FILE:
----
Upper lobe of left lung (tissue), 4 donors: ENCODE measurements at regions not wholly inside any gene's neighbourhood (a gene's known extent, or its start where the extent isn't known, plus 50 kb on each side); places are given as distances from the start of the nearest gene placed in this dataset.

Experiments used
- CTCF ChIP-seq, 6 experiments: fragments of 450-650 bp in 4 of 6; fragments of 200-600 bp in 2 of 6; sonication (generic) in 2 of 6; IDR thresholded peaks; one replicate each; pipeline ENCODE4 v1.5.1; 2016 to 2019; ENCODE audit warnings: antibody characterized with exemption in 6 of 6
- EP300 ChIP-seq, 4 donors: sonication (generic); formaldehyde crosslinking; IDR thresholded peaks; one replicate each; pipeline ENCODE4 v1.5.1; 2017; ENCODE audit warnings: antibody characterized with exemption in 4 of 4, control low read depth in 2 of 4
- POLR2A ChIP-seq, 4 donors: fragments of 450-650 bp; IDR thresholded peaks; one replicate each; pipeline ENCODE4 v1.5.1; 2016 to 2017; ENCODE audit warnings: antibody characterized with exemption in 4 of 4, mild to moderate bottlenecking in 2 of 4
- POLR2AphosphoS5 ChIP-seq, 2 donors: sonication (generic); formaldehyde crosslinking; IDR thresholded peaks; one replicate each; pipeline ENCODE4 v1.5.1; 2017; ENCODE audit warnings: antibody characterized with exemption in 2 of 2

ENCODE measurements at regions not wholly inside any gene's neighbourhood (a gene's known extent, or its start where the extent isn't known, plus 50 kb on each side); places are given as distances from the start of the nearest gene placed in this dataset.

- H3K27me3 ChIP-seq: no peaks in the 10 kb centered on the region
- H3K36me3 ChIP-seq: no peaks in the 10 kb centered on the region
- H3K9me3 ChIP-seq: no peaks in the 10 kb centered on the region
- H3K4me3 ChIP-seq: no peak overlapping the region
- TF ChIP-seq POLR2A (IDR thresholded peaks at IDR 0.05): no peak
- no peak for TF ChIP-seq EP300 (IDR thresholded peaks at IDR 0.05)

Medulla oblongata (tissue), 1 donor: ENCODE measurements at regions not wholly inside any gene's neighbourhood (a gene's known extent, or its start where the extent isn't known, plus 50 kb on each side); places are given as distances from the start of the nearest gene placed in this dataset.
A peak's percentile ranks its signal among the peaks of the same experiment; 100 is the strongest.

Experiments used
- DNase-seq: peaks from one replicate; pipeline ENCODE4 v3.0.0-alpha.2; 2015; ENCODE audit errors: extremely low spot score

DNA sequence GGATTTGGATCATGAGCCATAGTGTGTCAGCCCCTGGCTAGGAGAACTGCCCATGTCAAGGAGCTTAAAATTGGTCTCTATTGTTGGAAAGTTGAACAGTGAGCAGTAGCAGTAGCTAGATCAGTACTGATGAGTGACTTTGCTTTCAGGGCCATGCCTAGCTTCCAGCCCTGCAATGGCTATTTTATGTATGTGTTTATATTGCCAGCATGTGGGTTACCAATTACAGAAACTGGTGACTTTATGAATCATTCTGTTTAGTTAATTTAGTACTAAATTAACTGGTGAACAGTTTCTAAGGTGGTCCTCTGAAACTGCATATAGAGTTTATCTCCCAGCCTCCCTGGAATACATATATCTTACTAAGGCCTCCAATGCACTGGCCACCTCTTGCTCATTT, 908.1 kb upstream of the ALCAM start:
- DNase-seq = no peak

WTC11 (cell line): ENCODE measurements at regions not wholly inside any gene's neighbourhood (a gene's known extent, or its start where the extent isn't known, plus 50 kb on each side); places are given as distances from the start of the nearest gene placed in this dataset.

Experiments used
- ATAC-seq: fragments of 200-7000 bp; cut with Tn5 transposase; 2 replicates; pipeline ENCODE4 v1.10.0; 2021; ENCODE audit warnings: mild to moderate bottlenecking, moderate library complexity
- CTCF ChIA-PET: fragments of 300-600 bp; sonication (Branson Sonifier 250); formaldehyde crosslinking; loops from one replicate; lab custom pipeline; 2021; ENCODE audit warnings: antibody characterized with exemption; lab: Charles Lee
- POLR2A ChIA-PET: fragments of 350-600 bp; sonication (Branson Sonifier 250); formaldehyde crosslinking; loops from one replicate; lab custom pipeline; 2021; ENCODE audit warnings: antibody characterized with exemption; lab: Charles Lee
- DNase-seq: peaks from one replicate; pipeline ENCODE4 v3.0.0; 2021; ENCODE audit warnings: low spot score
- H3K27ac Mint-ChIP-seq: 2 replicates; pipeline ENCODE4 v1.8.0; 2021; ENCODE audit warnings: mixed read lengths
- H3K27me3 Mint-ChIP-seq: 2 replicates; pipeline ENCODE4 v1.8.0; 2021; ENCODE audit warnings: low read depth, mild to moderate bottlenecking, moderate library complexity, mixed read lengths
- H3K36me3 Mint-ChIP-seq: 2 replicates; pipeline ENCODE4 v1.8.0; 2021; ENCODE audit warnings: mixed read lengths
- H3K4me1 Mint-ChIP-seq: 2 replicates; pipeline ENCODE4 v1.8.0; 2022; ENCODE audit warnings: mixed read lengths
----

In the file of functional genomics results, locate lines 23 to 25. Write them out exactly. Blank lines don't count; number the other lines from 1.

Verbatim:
- CTCF ChIA-PET: fragments of 300-600 bp; sonication (Branson Sonifier 250); formaldehyde crosslinking; loops from one replicate; lab custom pipeline; 2021; ENCODE audit warnings: antibody characterized with exemption; lab: Charles Lee
- POLR2A ChIA-PET: fragments of 350-600 bp; sonication (Branson Sonifier 250); formaldehyde crosslinking; loops from one replicate; lab custom pipeline; 2021; ENCODE audit warnings: antibody characterized with exemption; lab: Charles Lee
- DNase-seq: peaks from one replicate; pipeline ENCODE4 v3.0.0; 2021; ENCODE audit warnings: low spot score